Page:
After a hefty dose of moisture this winter and spring, it may seem odd to worry about fires over the July 4th holiday. But Wyoming State Forester Bill Crapser warns more water means taller grasses that dry out as the summer wears on.
“We’re starting to see things dry out around the state,” he said. “In fact, for today and tomorrow, the south central part of Wyoming is in high fire danger. So in our state with the way the wind blows and with the warm days, it only takes a few days to start drying the fine fuels out.”
Crapser said people should be extra careful with campfires by making sure to build them in designated fire rings, and they should be extra careful with fireworks.
“With fireworks, it’s always wise to have a bucket of water handy or garden hose and watch where the spent fireworks land and just make sure you’re not starting something. Because this is the time of year, as it starts to dry out, I think people kind of have a false sense of security still.”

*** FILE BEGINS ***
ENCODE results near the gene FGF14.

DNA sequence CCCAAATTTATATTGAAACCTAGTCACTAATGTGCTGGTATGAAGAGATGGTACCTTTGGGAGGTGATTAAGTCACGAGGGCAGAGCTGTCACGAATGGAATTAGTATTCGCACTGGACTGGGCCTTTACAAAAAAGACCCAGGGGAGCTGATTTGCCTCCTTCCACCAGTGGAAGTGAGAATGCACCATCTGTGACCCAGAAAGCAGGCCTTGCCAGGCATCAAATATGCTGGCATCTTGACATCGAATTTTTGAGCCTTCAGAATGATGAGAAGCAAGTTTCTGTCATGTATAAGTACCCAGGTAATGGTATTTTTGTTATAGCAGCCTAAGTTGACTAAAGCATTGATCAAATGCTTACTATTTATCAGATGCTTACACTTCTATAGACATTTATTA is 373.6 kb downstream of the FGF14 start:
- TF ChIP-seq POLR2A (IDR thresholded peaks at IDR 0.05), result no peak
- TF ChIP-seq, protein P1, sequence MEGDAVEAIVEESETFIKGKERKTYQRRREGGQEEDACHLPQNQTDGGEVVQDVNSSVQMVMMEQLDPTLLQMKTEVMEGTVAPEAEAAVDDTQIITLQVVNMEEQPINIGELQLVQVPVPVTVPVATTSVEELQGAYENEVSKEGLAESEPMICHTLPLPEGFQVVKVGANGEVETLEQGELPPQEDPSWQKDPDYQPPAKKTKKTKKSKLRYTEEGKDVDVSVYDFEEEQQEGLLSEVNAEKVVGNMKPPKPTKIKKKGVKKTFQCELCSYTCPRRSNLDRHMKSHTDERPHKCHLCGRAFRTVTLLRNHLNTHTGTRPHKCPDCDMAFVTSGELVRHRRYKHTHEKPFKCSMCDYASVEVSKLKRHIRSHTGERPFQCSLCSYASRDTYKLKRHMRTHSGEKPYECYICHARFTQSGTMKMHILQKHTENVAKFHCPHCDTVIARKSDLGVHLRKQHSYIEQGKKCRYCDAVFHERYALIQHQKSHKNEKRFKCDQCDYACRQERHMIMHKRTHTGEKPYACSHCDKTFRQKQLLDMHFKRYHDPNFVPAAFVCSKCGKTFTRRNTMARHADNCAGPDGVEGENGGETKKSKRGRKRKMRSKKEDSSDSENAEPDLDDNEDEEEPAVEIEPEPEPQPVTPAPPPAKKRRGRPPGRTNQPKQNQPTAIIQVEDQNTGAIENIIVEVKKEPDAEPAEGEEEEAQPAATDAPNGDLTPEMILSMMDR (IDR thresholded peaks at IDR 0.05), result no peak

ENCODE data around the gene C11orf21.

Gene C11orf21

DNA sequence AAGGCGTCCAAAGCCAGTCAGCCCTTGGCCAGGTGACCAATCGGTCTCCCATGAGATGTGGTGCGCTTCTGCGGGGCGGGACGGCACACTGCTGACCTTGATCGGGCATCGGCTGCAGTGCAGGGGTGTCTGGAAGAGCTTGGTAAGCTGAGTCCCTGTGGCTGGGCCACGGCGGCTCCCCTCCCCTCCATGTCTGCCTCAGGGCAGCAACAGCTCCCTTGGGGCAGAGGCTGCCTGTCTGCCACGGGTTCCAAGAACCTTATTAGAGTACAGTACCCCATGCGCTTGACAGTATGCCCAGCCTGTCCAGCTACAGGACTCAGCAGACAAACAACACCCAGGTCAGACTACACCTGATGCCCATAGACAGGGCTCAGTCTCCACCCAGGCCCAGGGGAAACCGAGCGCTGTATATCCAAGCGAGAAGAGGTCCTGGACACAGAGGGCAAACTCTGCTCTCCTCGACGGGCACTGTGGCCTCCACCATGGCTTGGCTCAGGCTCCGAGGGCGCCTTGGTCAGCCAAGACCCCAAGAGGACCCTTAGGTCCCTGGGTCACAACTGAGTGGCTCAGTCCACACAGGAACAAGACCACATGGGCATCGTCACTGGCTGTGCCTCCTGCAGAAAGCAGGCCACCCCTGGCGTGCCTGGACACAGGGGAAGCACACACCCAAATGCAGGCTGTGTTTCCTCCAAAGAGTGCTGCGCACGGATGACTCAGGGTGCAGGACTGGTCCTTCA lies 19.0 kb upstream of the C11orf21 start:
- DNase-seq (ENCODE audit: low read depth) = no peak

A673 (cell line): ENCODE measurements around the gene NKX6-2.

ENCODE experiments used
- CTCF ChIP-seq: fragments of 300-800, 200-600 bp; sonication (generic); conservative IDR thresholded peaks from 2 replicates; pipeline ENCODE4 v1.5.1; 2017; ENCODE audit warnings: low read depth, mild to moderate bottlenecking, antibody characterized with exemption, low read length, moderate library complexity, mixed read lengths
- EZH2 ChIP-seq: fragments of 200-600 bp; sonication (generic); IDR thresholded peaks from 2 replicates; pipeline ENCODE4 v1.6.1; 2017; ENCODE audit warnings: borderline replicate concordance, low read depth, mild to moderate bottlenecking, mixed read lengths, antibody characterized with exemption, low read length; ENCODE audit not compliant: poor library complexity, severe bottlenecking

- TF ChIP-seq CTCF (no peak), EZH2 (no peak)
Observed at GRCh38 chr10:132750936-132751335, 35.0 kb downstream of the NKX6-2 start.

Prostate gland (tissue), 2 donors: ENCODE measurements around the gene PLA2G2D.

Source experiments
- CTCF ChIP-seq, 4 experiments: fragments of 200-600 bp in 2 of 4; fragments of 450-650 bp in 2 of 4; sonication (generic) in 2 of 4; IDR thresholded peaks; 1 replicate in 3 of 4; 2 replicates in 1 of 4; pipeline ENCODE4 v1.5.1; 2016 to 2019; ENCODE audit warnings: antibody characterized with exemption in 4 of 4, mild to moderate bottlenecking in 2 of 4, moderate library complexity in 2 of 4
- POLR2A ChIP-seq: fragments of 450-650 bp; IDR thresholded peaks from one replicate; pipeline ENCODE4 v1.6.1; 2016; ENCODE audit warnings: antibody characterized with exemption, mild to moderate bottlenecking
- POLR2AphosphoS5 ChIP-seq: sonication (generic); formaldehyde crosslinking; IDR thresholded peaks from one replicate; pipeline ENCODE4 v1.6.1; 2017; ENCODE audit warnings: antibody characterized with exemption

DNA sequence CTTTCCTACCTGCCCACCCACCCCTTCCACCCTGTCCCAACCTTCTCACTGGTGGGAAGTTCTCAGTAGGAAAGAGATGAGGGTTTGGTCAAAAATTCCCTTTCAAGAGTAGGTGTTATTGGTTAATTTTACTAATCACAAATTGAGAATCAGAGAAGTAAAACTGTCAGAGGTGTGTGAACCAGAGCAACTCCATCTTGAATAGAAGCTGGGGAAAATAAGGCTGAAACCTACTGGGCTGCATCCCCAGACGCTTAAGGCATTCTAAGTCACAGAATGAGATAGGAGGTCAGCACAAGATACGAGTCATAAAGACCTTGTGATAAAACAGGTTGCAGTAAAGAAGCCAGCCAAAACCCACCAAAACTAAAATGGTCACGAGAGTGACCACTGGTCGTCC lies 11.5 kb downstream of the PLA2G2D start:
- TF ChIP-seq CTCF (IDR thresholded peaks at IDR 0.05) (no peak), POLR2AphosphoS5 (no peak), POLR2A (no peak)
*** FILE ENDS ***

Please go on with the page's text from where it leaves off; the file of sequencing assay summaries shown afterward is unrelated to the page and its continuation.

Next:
Crapser said higher elevations in western Wyoming are faring the best since there’s still snow in the mountains. But he said most lower elevation prairie lands are drying up fast. He said areas with invasive cheat grass in the east are especially fire prone right now. Currently, there are no fire restrictions in place around the state.